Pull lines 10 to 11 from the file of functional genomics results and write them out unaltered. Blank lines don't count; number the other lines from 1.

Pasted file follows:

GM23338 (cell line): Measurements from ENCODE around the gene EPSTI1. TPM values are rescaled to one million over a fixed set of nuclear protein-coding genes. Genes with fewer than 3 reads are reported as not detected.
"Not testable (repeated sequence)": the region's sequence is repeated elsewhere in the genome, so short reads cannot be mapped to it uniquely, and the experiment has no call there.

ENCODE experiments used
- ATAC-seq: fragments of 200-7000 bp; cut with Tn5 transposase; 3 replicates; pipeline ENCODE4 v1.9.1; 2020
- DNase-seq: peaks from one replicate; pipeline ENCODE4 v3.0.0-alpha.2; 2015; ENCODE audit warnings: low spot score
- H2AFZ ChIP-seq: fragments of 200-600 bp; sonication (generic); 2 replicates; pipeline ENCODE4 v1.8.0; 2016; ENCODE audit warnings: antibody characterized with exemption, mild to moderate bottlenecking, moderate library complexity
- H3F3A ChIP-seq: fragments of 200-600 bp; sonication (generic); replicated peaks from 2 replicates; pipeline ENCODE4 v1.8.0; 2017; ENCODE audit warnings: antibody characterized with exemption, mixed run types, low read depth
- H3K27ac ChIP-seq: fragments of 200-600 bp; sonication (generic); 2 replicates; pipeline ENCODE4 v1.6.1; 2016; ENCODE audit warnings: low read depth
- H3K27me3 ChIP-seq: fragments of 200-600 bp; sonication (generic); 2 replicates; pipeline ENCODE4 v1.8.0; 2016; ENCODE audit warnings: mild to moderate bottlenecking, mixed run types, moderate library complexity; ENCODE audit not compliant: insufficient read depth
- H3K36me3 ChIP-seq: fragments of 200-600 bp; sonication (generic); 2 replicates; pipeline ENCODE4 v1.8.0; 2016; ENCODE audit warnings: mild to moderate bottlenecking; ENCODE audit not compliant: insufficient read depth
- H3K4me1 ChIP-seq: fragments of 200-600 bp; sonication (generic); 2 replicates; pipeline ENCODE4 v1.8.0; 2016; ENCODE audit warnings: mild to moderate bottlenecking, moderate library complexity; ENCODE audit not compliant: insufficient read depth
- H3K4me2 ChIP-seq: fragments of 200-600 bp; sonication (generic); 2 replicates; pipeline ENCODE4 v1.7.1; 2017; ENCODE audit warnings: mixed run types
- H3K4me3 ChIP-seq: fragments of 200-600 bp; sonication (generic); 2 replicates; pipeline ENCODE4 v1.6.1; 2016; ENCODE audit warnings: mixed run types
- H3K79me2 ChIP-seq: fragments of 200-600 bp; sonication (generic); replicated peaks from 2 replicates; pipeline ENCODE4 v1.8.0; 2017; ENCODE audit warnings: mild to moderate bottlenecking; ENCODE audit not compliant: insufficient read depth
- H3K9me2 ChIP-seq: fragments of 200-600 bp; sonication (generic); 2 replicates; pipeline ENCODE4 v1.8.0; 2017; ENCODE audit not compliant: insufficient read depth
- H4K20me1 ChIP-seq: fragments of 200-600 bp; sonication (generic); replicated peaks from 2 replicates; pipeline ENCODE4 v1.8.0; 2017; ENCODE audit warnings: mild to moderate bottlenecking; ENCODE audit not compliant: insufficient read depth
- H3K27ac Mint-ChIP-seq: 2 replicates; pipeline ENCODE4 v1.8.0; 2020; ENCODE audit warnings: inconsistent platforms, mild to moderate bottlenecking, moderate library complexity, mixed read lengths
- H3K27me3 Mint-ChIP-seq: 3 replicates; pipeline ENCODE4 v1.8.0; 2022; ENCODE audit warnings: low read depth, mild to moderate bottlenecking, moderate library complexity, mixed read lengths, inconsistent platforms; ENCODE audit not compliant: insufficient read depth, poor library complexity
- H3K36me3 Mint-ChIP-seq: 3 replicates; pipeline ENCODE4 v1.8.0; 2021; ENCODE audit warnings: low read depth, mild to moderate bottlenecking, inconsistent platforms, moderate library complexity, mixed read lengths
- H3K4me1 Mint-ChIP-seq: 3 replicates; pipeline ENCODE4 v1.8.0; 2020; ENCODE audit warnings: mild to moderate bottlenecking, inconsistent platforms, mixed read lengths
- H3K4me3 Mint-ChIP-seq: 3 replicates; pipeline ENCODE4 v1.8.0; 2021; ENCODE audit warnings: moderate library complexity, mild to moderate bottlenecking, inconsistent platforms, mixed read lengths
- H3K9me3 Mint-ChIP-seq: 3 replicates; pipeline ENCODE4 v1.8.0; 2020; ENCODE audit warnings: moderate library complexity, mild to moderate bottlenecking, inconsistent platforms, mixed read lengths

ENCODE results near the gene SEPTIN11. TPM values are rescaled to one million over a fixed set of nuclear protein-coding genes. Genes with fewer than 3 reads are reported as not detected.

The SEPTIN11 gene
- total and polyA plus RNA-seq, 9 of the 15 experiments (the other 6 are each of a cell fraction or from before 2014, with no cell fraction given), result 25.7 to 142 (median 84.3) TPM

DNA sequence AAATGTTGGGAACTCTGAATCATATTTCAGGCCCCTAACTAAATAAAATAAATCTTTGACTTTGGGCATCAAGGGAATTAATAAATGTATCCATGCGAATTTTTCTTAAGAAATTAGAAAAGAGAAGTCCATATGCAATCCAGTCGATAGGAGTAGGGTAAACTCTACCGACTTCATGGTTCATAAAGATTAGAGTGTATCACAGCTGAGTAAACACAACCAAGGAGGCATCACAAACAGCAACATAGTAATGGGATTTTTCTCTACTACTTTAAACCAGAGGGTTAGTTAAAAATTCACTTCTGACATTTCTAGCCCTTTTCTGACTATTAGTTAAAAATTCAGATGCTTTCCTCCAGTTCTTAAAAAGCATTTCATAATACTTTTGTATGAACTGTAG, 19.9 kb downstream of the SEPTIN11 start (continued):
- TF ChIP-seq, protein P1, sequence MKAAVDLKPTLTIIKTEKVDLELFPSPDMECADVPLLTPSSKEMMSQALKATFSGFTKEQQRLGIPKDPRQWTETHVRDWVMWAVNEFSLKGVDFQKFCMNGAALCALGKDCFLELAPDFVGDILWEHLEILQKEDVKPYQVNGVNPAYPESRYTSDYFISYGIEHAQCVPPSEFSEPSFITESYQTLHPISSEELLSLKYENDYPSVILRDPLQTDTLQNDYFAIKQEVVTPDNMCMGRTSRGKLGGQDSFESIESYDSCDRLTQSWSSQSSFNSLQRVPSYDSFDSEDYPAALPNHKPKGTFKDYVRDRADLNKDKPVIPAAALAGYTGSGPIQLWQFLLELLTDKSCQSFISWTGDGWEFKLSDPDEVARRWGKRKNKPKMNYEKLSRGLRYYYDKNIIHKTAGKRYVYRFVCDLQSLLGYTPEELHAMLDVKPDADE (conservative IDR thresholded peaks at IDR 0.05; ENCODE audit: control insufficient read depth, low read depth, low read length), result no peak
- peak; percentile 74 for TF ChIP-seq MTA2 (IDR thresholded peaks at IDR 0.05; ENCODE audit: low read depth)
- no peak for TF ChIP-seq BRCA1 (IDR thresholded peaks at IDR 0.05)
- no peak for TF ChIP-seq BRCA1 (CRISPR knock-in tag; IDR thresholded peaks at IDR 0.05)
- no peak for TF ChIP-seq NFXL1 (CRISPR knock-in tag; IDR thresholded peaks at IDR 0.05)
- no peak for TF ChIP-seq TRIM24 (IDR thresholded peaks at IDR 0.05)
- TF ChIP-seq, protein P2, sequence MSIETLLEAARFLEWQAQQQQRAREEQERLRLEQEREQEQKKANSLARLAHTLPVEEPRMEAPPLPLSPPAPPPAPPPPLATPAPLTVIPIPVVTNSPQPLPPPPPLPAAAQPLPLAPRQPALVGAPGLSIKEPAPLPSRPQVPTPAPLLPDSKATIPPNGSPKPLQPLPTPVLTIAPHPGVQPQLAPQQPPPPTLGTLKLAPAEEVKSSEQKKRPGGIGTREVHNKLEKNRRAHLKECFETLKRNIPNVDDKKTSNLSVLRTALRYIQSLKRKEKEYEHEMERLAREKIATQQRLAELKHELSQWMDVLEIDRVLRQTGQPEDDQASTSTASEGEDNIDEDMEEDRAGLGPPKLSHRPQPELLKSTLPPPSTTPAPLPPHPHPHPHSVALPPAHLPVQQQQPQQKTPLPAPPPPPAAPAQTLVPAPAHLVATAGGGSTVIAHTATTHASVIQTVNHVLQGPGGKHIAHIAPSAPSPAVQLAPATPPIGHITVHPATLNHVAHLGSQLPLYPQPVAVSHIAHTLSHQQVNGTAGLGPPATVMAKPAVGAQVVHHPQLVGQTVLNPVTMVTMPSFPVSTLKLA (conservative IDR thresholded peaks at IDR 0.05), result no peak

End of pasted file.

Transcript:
- H3K36me3 ChIP-seq: fragments of 200-600 bp; sonication (generic); 2 replicates; pipeline ENCODE4 v1.8.0; 2016; ENCODE audit warnings: mild to moderate bottlenecking; ENCODE audit not compliant: insufficient read depth
- H3K4me1 ChIP-seq: fragments of 200-600 bp; sonication (generic); 2 replicates; pipeline ENCODE4 v1.8.0; 2016; ENCODE audit warnings: mild to moderate bottlenecking, moderate library complexity; ENCODE audit not compliant: insufficient read depth